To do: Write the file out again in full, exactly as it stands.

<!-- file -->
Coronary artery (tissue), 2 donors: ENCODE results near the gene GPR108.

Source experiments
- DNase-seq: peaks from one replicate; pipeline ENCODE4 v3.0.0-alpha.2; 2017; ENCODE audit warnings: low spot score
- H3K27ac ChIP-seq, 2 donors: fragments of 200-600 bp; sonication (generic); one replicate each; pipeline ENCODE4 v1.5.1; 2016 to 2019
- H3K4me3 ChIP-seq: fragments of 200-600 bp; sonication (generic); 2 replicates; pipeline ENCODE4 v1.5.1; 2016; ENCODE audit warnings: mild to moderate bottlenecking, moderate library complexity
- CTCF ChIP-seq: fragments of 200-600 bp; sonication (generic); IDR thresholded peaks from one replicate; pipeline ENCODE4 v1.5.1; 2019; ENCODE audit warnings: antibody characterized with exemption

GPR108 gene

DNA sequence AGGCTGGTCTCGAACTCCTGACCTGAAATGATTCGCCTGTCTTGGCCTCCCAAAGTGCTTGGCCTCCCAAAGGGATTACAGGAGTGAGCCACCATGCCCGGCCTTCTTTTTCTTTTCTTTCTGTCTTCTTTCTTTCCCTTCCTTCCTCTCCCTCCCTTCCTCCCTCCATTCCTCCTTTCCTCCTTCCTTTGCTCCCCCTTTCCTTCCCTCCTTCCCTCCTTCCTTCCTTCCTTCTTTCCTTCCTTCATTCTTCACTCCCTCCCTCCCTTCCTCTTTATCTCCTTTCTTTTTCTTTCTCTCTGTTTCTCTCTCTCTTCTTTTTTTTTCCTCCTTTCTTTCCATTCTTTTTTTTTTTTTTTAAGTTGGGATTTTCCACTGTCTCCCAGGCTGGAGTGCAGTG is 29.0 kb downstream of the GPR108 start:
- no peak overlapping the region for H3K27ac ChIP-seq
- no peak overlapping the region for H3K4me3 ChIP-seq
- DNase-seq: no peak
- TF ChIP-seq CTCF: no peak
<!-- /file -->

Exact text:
Coronary artery (tissue), 2 donors: ENCODE results near the gene GPR108.

Source experiments
- DNase-seq: peaks from one replicate; pipeline ENCODE4 v3.0.0-alpha.2; 2017; ENCODE audit warnings: low spot score
- H3K27ac ChIP-seq, 2 donors: fragments of 200-600 bp; sonication (generic); one replicate each; pipeline ENCODE4 v1.5.1; 2016 to 2019
- H3K4me3 ChIP-seq: fragments of 200-600 bp; sonication (generic); 2 replicates; pipeline ENCODE4 v1.5.1; 2016; ENCODE audit warnings: mild to moderate bottlenecking, moderate library complexity
- CTCF ChIP-seq: fragments of 200-600 bp; sonication (generic); IDR thresholded peaks from one replicate; pipeline ENCODE4 v1.5.1; 2019; ENCODE audit warnings: antibody characterized with exemption

GPR108 gene

DNA sequence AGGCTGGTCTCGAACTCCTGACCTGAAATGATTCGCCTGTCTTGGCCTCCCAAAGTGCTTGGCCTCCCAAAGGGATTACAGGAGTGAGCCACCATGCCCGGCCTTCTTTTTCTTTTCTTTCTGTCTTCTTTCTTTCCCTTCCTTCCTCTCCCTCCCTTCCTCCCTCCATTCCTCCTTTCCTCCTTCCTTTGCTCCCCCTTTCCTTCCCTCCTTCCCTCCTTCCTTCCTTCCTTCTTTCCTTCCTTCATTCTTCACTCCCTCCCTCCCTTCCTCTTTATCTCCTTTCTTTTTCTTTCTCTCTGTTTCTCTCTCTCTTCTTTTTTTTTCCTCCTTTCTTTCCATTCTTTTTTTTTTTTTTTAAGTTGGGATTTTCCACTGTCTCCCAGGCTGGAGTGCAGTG is 29.0 kb downstream of the GPR108 start:
- no peak overlapping the region for H3K27ac ChIP-seq
- no peak overlapping the region for H3K4me3 ChIP-seq
- DNase-seq: no peak
- TF ChIP-seq CTCF: no peak